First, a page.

Reuters has filed a new report citing its own sources stating that Lenovo is close to purchasing Motorola Mobility from Google for $3 billion, making it a $9 billion loss-making venture for the search giant after originally buying the mobile unit for $12 billion in 2012. Google has subsequently confirmed the purchase on its investor page. The purchase consists of $660 million in cash and $750 million in Lenovo shares, with the remaining $1.5 billion paid in the form of a three-year promissory note.
Google first attempted to leverage Motorola Mobility’s patent portfolio after its purchase in order to defend Android against a spate of litigation from Apple, with no success to speak of, while attempts to reform the mobile hardware division have resulted in the Moto X and recently released Moto G, meant as its re-entry into the wider global market with a high-quality, low-cost Android smartphone.
What is not known is whether Lenovo’s purchase will trigger additional scrutiny from US regulators, being a Chinese company, though its current presence in the US in general PC sales and support would likely lead to less scrutiny than if the deal were led by Huawei or ZTE. Lenovo CEO Yang Yuangqing has also hinted that the Motorola brand will remain in place along with the Moto X and Moto G, and that there will be no layoffs. The Motorola brand will be used in North and South America while Lenovo will continue to use its brand internationally as normal.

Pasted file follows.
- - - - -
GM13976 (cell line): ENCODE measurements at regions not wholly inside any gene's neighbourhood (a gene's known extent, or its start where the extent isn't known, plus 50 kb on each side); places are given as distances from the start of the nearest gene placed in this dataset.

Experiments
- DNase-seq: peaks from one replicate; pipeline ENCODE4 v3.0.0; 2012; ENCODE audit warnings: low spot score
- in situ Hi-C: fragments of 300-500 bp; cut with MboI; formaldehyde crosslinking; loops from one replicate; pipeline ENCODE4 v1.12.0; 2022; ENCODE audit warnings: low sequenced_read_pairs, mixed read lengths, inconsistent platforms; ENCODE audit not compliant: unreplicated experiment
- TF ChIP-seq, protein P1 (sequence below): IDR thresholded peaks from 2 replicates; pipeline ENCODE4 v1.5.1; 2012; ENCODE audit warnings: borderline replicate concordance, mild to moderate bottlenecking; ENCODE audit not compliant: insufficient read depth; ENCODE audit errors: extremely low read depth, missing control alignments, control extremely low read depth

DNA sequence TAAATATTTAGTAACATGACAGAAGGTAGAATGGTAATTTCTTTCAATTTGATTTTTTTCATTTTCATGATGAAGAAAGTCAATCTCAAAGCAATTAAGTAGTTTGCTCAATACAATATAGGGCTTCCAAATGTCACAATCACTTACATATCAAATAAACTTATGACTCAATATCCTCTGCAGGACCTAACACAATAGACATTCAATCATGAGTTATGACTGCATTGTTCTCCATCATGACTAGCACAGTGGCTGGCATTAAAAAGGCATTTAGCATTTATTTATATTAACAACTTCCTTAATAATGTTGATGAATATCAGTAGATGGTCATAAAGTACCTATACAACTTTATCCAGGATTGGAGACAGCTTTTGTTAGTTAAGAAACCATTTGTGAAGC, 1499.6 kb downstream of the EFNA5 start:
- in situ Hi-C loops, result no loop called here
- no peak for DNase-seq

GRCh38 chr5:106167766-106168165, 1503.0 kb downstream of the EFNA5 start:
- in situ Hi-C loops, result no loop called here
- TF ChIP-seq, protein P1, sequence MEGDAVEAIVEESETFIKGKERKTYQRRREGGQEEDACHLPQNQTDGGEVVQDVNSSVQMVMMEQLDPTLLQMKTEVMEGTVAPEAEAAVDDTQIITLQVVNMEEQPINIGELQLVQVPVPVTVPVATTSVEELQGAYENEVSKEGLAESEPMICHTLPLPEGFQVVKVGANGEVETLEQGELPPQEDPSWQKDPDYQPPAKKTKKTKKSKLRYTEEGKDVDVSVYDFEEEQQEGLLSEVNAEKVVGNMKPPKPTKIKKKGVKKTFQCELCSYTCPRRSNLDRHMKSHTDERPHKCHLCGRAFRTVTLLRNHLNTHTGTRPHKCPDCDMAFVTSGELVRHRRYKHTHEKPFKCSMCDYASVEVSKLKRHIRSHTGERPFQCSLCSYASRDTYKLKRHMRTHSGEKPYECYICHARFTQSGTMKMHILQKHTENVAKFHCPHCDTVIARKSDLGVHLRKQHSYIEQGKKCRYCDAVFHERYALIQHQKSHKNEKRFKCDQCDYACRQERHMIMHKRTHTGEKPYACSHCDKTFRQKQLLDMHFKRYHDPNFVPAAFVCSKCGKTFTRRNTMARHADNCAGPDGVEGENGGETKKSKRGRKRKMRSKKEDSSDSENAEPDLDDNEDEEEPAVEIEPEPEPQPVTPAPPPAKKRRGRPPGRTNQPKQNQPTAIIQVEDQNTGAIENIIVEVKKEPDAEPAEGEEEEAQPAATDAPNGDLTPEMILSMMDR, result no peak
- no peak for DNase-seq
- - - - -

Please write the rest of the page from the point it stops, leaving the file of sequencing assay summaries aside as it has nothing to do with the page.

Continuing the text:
What remains to be seen is the state of the current manufacturing capacity in the US, as Lenovo has directly refused to comment on whether it will keep the US plant responsible for Moto Maker and the Moto X, since Lenovo outsources its manufacturing capability for its own smartphones. Lenovo will also get a pool of 2,000 patents from the purchase with Google keeping the remainder from the initial purchase.